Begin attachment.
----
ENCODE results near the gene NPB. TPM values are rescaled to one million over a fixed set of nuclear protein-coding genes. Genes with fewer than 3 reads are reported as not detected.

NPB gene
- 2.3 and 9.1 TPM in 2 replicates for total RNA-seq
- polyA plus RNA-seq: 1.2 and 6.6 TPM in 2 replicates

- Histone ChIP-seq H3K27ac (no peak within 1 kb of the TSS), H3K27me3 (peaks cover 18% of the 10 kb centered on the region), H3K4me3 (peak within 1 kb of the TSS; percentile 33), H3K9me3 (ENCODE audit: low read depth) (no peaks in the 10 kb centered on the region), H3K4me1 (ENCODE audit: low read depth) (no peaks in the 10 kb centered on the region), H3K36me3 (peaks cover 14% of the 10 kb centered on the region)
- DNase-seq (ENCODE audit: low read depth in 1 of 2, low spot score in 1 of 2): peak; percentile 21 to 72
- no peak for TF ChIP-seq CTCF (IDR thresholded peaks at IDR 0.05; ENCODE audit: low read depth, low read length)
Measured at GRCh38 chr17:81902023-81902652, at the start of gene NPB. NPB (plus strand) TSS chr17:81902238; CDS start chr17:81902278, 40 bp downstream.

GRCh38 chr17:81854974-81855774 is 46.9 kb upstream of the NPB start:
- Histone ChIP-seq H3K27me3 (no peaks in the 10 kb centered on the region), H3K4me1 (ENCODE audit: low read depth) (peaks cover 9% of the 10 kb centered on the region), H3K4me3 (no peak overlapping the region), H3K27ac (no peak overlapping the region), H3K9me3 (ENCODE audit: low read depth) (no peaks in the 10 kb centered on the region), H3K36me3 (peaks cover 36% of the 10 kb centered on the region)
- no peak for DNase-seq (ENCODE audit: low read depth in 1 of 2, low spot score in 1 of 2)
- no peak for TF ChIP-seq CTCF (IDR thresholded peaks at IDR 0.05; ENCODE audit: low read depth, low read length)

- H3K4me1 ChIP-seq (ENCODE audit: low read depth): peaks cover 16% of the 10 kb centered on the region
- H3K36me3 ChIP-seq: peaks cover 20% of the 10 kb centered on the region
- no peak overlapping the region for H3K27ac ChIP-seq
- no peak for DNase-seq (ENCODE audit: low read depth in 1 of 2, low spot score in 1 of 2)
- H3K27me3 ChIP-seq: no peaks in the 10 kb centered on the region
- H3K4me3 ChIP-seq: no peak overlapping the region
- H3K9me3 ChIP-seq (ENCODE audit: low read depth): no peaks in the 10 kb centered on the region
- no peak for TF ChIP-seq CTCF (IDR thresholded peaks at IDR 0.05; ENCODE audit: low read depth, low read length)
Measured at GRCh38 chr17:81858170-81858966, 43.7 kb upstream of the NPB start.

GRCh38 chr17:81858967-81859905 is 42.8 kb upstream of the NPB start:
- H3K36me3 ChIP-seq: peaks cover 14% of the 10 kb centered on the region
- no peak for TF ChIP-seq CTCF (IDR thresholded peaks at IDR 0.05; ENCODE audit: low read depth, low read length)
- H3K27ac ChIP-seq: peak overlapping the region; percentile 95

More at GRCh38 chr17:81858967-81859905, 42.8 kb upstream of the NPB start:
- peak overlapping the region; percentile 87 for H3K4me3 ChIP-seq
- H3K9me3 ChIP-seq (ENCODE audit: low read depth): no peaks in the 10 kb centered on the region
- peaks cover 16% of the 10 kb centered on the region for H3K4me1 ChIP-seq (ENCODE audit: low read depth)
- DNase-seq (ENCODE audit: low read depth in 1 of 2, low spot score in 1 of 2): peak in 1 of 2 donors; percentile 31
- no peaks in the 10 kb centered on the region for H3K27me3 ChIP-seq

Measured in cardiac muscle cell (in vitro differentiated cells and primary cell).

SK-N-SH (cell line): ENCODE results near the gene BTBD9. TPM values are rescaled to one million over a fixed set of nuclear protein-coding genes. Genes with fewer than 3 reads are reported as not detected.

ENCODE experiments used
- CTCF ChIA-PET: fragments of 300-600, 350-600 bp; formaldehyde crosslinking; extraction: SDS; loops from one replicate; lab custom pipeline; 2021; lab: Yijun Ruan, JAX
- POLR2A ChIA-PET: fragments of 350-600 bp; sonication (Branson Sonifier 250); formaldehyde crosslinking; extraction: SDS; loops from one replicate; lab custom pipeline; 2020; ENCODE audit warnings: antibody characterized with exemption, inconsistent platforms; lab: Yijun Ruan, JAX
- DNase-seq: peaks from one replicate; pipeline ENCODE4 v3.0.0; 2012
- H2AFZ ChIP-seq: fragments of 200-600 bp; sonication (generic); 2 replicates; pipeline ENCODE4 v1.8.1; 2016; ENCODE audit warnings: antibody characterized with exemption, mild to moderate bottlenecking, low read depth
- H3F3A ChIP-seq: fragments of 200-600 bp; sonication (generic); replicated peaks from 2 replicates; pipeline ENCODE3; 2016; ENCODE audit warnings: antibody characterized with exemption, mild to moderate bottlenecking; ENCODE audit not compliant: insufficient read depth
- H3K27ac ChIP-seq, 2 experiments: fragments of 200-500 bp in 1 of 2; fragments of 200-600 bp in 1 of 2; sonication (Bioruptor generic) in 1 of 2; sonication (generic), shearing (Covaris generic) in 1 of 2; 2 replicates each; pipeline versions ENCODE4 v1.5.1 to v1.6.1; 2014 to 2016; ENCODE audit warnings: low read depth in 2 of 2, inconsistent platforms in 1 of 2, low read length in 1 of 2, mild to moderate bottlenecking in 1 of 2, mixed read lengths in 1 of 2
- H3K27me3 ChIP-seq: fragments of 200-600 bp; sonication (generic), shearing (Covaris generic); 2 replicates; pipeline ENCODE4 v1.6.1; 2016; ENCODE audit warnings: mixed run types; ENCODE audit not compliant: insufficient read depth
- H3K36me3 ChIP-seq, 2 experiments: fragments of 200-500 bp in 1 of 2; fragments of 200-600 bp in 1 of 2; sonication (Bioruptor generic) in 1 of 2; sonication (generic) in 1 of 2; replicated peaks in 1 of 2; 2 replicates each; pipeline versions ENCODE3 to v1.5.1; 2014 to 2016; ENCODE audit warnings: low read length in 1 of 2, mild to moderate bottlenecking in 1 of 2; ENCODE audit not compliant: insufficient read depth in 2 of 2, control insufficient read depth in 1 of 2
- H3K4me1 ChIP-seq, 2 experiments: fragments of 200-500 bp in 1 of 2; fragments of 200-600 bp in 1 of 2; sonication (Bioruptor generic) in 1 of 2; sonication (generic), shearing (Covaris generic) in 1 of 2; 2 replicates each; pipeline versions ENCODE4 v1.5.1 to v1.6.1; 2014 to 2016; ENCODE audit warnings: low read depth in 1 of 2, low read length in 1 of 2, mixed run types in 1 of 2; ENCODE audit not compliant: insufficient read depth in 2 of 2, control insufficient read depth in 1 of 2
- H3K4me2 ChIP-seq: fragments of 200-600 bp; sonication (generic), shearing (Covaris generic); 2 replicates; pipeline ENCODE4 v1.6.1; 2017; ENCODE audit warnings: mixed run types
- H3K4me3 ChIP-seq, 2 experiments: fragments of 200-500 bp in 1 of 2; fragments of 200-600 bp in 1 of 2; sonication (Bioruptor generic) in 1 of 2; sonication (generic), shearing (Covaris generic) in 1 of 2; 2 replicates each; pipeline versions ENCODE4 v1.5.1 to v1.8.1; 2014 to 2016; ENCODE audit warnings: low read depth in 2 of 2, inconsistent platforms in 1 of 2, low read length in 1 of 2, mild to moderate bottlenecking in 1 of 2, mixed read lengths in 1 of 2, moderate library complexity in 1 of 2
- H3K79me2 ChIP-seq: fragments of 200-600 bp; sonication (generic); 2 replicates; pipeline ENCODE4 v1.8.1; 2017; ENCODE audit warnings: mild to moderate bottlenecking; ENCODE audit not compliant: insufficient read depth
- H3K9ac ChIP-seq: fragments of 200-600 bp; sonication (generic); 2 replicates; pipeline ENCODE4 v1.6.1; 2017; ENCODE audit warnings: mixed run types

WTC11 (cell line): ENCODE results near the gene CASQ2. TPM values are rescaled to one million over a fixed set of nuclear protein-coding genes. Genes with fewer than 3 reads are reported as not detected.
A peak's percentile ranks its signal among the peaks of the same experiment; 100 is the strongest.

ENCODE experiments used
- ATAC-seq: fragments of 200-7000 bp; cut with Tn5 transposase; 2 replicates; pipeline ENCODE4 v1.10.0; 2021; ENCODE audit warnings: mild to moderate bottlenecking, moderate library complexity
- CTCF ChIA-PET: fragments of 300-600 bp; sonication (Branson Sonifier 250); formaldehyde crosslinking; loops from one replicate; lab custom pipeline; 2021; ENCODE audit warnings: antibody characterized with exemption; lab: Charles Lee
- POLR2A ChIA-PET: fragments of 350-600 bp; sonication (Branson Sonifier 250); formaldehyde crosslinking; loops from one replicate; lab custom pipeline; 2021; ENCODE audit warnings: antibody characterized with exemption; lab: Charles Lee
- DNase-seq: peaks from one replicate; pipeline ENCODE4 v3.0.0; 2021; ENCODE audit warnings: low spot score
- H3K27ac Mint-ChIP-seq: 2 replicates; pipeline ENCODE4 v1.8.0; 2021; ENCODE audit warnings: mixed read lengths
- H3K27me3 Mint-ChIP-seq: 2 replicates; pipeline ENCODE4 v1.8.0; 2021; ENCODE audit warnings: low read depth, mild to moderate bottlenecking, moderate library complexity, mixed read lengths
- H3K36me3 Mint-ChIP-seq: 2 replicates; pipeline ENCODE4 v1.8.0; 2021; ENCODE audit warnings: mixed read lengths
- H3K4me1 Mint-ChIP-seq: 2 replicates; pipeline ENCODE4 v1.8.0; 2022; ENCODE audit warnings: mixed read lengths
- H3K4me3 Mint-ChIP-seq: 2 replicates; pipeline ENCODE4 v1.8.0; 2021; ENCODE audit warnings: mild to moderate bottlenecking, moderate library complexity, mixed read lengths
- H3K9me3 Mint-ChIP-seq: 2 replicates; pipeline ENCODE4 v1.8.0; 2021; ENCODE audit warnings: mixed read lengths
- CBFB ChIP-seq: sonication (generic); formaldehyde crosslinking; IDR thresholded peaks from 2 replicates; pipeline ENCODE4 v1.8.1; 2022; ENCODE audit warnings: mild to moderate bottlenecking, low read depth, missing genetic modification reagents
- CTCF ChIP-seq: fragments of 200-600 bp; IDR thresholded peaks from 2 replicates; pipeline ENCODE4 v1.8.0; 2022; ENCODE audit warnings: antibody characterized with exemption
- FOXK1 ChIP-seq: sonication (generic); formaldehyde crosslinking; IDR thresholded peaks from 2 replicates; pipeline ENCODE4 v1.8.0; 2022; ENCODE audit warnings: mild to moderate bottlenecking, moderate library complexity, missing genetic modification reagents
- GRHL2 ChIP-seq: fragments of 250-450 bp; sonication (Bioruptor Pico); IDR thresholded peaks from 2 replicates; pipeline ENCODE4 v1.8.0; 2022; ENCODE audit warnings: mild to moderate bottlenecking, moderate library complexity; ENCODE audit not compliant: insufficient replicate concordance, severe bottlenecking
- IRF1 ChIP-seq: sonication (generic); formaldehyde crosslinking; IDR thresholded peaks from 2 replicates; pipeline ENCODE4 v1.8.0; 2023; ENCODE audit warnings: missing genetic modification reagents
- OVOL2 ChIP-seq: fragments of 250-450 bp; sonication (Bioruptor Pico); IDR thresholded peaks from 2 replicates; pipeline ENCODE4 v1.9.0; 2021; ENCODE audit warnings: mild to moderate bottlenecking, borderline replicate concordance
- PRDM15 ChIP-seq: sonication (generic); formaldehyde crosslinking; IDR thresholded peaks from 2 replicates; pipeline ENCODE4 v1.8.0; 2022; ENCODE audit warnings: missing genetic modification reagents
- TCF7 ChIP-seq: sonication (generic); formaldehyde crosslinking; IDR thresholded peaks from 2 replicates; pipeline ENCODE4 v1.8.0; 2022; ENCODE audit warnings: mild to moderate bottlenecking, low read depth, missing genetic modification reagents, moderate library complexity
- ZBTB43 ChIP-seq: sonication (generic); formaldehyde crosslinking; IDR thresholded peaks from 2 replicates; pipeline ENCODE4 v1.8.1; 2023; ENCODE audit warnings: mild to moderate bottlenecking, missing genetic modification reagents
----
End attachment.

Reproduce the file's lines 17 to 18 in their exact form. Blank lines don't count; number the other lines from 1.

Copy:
- H3K27me3 ChIP-seq: no peaks in the 10 kb centered on the region
- H3K4me3 ChIP-seq: no peak overlapping the region